"The camera, reimagined"
– This is the line Samsung used to tease us with the upcoming Galaxy S9
and S9+, and for good reason.
Samsung's 2018 flagships boast improved cameras with many new features on board, such as variable apertures, slow motion video recording in up to 1000fps, and a dual-camera setup for the Galaxy S9+
, which now sports a second, telephoto shooter in the vain of the Galaxy Note 8
But alright, what's so special about them? Ultra slow-mo video recording? We've already seen that in the Xperia XZ Premium
. What sets Samsung's newest flagships apart? Well, this would be the variable aperture that's available in the main cameras on both the Galaxy S9 and S9+. The aperture can go from from f/1.5 down to f/2.4, depending on the scenario, which is actually very important for recording high frame rate videos. That's because, when shooting at high FPS, the camera shutter needs to operate at an extremely high speed, which results in less light captured by the sensor. This makes shooting slow-mo videos in darker environments an exercise in frustration, especially when it comes to smartphone cameras.
Of course, shooting in the standard for many smartphone cameras slow motion modes—which vary between 120fps and 240fps depending on resolution—is not nearly the same as shooting at 960fps, which is what the S9 and S9+ can do. This sort of frame rate necessitates a much, much
higher shutter speed, which in turn requires a lot more light to actually capture a good video. This is why having the wider aperture is so important – it lets more light in. But without further ado, let's get into the nitty gritty of it.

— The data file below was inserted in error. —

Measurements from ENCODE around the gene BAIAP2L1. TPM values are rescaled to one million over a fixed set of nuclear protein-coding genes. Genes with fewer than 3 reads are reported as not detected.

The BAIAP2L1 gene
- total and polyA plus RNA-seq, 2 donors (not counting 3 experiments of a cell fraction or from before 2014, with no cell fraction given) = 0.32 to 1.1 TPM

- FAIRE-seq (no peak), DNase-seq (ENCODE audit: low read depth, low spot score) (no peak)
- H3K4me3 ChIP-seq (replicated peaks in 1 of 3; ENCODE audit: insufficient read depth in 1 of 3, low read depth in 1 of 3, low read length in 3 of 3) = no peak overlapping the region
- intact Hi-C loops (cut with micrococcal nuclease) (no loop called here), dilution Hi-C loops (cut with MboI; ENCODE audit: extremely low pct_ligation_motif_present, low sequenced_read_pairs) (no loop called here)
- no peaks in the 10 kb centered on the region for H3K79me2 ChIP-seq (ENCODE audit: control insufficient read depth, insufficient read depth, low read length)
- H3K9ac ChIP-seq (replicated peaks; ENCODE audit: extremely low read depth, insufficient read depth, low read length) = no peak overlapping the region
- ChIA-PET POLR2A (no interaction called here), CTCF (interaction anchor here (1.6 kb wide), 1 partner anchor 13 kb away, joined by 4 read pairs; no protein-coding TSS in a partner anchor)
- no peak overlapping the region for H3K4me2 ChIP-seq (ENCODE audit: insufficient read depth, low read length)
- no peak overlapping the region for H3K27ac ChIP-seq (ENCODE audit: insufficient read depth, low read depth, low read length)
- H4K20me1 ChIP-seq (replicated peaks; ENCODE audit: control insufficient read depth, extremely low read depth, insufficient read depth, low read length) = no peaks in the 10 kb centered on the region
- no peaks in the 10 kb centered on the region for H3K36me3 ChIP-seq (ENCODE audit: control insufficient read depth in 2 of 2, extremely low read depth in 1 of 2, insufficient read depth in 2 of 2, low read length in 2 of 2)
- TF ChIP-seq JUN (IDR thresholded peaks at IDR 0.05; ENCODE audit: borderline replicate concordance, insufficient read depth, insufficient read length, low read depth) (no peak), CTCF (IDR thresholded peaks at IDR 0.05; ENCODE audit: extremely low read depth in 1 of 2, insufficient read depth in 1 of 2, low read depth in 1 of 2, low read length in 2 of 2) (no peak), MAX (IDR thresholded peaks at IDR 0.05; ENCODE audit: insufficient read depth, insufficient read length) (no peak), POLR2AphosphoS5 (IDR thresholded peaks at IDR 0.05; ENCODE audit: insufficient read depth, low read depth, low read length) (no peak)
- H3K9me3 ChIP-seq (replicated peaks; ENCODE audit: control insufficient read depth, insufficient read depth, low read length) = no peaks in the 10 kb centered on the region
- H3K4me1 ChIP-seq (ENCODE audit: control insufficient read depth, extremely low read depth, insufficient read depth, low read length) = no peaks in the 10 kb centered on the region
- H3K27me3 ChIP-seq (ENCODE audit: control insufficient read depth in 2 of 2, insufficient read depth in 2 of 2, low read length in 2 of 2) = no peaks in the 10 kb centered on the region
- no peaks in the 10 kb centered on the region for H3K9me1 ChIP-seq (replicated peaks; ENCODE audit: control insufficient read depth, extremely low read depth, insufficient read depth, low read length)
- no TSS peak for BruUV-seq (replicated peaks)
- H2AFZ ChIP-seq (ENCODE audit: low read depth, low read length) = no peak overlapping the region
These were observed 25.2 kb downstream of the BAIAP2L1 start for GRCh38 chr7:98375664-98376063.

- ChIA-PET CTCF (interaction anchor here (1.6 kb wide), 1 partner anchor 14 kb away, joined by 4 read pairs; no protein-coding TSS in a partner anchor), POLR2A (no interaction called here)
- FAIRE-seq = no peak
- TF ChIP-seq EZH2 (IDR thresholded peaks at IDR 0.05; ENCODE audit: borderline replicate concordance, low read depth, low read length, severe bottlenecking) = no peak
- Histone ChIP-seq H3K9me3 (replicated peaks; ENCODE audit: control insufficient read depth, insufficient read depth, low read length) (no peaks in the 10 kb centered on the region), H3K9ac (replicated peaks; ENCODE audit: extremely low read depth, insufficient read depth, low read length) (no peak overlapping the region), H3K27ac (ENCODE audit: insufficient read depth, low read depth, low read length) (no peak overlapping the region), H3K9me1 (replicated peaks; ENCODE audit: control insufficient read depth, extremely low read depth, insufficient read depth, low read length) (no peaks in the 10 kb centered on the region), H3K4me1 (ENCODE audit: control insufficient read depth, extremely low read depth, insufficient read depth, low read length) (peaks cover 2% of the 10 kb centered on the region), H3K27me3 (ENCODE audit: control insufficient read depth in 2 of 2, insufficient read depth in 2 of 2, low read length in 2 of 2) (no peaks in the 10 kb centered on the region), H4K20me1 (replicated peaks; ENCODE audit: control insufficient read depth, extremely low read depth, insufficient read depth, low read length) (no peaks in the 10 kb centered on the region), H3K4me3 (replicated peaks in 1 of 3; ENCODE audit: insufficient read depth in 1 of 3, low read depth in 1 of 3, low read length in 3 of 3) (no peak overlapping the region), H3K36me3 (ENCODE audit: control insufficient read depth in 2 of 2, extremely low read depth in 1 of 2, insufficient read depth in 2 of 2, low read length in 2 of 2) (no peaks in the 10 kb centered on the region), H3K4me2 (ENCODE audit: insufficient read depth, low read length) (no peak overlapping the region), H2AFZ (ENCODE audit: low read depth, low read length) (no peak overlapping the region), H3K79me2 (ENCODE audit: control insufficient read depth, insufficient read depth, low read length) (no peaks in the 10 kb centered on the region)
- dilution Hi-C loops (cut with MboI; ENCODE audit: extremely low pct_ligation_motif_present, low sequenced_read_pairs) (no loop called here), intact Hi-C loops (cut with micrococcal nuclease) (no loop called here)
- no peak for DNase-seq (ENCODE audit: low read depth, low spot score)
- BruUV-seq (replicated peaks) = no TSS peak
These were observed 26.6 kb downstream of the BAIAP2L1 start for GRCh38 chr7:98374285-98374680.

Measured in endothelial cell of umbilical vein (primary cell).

Improved low-light photography, sharper daylight photos
Variable aperture on the Samsung W2018 flip phone
The wider f/1.5 aperture comes into play not only when recording Super Slow-mo videos, but also when shooting in low-light. When the environment is not well-lit, a camera with a fixed aperture is forced to rely on ISO and shutter speed controls to ensure proper exposure of the scene. However, with Samsung's variable aperture, the Galaxy S9 and S9+ are able to switch between f/1.5 and f/2.4, depending on the scene, which should deliver better shots in low-light, but also sharper photos in well-lit environments, in theory at least. You see, the problem with wide apertures, despite all the perks, is that they could result in blurrier-looking photos due to lens aberrations. We're yet to take the S9s for an in-depth camera comparison, but what we've seen from the Samsung W2018 flip phone (which has the same variable aperture) would suggest that images do, indeed, get softer at f/1.5.
Crops of photos taken on the Samsung W2018 flip phone (left) and the Note 8 (right). Notice how the W2018 shot is softer at f/1.5. You don't want to shoot like that during the day, but it could be better for low-light photography. That's where the variable aperture comes into play
Stopping down the aperture can improve all-around sharpness throughout the frame, although loss of detail can also occur when stopping down to extremely small apertures like f/16 or f/22. That's called diffraction, but it's not something you'll have to worry about on the S9. Chinese outlets who got their hands on Samsung's $3000 W2018 flip phone also note that, when shooting at f/1.5, the image gets noticeably softer. However, since the phones can choose between apertures, depending on the light, this likely won't be a problem. And as far as low-light photography is concerned, when the aperture will likely open up to its widest, image clarity could be improved on a software level, which we know Samsung is good at.